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    3 Morning Habits That Will Dramatically Improve Your Sleep (and Workday)

    3 Morning Habits That Will Dramatically Improve Your Sleep (and Workday)

    Ever heard of circadian rhythms? Time to wake up and smell the coffee.

    Like many other ambitious entrepreneurs out there, I reached a point where I was sacrificing my health for more hustle. Specifically: I thought I was a member of the special club of people who could disregard sleep.

    Related: The Scientists Whose Research Led to Everything We Know About Sleep Just Won the Nobel Prize in Medicine

    I soon found out that I wasn’t a part of the special 1 percent who are exempt from adequate amounts of nightly sleep.

    Instead, the only things that came with my sacrifice in the sleep department were weight gain, lethargy, foggy cognition and irritability, along with a decrease in performance and quality of life.

    We’re living in the age of hustle and more hustle, where badges of honor are given out to those who neglect sleep for more hustle. And at first, that swap works: The damage doesn’t catch up with entrepreneurs immediately. But soon enough, it rears its ugly head. 

    Sacrificing sleep for the growth of your business amounts to thinking backward. While you may eventually obtain your desired resources, the most precious of these -- quality of life -- will most likely decrease due to your not prioritizing your health.

    Your health is like the head of an octopus and the other various factors of life are the tentacles. When you don’t properly address the head, the rest of your life doesn’t operate efficiently. And the most fundamental factor for maintaining optimal health is prioritizing your sleep.

    With that said, many people will be tempted to focus solely on their nighttime habits; but getting a great night's sleep starts with your morning habits. Just as a football team sets the tone in the first quarter to dictate the flow of the game, it's important that you start the morning (your first quarter) off in an ideal manner, to dictate the flow of your workday (and ability to sleep at night).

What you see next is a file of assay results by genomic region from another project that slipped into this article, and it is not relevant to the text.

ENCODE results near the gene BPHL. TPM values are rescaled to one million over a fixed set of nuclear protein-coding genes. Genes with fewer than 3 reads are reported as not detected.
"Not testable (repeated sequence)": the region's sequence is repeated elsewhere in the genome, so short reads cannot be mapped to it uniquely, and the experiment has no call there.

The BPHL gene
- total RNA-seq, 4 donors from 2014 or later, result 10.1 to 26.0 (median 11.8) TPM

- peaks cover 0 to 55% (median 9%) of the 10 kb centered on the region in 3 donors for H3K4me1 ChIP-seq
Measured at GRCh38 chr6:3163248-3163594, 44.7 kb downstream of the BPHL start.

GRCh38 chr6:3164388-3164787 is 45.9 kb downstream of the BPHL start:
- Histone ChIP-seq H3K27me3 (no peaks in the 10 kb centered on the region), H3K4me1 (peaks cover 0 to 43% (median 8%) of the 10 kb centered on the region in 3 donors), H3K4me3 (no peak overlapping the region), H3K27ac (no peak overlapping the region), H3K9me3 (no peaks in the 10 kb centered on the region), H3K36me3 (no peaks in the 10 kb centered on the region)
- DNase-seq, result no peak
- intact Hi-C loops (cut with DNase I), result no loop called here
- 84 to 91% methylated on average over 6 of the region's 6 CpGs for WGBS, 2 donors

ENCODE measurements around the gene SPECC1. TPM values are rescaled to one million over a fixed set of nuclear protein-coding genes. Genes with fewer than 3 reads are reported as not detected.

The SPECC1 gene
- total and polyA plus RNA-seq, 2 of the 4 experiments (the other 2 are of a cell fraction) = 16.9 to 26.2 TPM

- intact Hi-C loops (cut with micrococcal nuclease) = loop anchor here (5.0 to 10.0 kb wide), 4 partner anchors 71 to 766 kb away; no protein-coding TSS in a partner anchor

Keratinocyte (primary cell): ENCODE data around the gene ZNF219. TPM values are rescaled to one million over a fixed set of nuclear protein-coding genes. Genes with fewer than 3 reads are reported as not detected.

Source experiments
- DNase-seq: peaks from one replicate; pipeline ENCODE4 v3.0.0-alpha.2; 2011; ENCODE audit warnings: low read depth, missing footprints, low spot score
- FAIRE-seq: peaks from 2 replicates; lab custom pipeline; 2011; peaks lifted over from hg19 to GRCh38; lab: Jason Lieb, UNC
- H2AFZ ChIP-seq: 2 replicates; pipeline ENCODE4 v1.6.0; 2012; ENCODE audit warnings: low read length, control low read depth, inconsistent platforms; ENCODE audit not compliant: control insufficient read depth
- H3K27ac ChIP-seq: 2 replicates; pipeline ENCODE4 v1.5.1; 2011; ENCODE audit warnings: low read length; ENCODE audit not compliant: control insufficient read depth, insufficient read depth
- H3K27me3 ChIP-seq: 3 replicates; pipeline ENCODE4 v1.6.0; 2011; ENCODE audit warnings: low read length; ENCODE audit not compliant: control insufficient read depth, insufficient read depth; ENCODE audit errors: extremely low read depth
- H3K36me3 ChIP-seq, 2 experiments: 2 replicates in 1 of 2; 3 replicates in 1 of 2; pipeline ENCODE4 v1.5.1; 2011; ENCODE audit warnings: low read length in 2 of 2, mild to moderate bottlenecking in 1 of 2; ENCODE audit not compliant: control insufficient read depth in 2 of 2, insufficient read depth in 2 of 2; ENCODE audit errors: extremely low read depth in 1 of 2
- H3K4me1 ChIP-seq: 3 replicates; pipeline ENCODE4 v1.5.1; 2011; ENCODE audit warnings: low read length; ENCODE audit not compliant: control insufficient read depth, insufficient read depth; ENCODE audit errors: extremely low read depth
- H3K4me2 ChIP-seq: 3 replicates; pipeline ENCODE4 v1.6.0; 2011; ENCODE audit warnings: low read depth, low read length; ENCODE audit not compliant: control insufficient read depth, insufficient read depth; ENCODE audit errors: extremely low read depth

Improve your workday along with your sleep by using these three habits:

    1. Wake up around the same time each day.

    It’s important for entrepreneurs to develop a consistent wake-up time because your body has an internal clock that operates on a circadian rhythm set to release various hormones such as melatonin and cortisol at specific times; and that release happens in sync with numerous other fluctuations inside our body. These hormones play a starring role with your sleep, mood, energy levels and appearance.

    Waking up around the same time each day trains your body to emerge from sleep when it needs to and keeps your circadian rhythm in its ideal flow -- thus leading to a more productive workday.

    2.  Expose yourself to light.

    Ever struggle with sleeping at night? The probability is high that this problem stems from excessive exposure to the bright blue lights from digital device screens and from other artificial lighting, which suppresses melatonin production (a hormone associated with sleep).

    But unlike what occurs at night, in the morning you want exposure to light since it helps calibrate your circadian rhythm to its proper sleep-wake cycle. Exposure to light in the morning kickstarts your day and removes morning grogginess sooner due to the suppression of melatonin and an increase in cortisol increased. Light exposure can even help with your body weight

    Related: 12 Habits to Dramatically Improve Your Sleep

    Cortisol and melatonin have an inverse relationship. Cortisol in the morning is good since it helps with energy, mood and alertness, which are essential to a productive workday.

    The easiest way to take advantage of this fact is to get some morning sun. With sunlight, you're getting a natural full spectrum of light along with a natural dose of Vitamin D, which benefits your mood, rate of aging, sleep, immune system and brain, among many other important body functions.

    3. Get in a morning sweat session.

    Researchers at Appalachian State University compared people in three exercise groups by assigning them to work out at different times. One group did this at 7 a.m., one at 1 p.m., and the third at 7 p.m. The morning people slept the longest, had the most beneficial sleep cycles and lowered their blood pressure the most. Late-night workouts, in contrast, were found to interfere with circadian rhythms and sleep quality due to elevated levels of cortisol, thus decreasing melatonin production.

    With that said, morning workouts are a productivity booster, a cognitive and mood enhancer. While exercising at any time of the day helps burn calories, researchers at Brigham Young University found that morning exercisers were more active throughout the day and burned an extra 190 calories 14 hours after exercising compared to those exercising at other times.

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